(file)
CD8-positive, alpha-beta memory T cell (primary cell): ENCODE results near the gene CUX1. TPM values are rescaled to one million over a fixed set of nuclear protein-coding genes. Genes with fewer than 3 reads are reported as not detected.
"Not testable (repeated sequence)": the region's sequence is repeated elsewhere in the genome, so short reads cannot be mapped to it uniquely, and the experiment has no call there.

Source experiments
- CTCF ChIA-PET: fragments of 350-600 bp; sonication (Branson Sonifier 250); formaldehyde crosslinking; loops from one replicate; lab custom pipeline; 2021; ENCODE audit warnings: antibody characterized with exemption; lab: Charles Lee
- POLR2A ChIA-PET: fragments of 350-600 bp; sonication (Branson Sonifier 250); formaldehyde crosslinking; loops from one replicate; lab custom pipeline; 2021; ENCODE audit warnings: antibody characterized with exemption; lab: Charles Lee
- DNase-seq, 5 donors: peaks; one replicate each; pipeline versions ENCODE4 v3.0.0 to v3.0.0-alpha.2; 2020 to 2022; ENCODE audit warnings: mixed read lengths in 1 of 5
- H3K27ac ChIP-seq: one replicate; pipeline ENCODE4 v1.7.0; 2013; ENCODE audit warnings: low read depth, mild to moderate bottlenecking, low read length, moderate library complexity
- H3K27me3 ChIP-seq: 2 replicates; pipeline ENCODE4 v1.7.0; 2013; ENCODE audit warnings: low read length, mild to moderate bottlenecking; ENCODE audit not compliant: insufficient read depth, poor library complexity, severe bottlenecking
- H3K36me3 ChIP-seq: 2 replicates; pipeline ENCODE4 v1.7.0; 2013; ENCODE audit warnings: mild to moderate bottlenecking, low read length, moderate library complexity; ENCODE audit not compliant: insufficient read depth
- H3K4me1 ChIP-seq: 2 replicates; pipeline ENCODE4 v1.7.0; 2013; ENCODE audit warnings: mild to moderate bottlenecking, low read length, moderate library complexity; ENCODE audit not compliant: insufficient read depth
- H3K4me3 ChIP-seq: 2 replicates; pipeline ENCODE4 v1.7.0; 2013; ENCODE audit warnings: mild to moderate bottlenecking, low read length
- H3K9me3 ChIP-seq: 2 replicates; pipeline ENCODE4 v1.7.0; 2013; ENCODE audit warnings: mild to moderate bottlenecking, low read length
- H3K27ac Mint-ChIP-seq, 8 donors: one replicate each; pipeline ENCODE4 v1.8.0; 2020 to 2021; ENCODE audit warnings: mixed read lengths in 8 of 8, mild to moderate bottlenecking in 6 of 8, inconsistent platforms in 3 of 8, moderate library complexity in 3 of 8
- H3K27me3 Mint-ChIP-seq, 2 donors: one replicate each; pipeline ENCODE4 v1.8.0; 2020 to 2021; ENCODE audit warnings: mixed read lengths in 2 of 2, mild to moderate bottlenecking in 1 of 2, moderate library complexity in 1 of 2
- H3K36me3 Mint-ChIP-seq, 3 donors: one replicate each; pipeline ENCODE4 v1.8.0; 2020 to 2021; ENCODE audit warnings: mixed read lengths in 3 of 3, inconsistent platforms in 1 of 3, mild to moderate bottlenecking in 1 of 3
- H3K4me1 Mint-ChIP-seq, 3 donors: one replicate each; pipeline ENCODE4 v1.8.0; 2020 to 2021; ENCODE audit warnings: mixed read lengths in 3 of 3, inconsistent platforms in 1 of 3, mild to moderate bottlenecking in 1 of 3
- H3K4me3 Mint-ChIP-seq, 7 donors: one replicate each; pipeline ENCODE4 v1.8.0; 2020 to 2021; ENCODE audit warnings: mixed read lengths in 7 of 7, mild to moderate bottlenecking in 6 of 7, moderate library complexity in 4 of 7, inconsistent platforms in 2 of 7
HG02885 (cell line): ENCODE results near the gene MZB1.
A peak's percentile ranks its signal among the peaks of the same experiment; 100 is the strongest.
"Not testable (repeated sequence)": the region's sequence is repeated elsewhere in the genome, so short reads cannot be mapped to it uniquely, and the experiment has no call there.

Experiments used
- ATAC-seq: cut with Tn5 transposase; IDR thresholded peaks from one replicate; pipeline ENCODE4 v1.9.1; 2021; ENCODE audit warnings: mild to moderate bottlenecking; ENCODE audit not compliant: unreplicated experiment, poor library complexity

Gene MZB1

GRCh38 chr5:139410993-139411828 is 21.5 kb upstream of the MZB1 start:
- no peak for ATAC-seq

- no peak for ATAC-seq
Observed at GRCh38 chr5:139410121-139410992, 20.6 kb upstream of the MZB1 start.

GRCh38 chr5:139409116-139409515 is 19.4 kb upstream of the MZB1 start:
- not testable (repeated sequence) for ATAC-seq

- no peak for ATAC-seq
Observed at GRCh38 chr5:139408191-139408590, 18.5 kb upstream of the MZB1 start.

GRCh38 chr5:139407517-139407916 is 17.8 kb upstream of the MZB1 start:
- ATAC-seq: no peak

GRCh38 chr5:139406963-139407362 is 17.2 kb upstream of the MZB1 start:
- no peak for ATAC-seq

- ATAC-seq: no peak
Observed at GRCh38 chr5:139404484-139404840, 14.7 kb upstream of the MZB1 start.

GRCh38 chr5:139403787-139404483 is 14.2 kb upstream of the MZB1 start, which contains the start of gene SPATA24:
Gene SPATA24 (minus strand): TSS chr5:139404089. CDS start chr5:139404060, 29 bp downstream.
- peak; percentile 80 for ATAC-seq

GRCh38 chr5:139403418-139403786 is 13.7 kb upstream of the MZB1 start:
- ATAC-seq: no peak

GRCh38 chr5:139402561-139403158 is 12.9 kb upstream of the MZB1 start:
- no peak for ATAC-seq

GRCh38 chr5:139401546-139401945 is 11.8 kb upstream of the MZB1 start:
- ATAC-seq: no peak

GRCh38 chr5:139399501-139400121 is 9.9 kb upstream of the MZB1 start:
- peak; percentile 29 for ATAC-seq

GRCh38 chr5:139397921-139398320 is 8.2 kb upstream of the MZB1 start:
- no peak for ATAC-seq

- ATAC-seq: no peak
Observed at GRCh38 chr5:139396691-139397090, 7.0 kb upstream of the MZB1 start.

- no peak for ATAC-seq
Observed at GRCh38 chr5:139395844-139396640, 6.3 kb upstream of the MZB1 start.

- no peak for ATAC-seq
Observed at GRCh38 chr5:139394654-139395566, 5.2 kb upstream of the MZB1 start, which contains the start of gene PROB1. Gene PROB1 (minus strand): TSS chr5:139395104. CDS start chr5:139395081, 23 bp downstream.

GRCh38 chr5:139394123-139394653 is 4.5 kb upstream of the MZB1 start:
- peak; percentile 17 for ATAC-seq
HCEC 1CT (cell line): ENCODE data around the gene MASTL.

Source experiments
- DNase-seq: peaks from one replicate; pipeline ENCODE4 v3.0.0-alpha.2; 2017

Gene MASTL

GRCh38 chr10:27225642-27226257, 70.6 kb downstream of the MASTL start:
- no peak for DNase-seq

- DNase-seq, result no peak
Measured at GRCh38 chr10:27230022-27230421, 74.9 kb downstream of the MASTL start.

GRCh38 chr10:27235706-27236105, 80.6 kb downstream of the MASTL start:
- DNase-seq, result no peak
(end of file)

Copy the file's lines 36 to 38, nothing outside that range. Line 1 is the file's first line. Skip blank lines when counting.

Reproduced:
- ATAC-seq: no peak
Observed at GRCh38 chr5:139404484-139404840, 14.7 kb upstream of the MZB1 start.

GRCh38 chr5:139403787-139404483 is 14.2 kb upstream of the MZB1 start, which contains the start of gene SPATA24: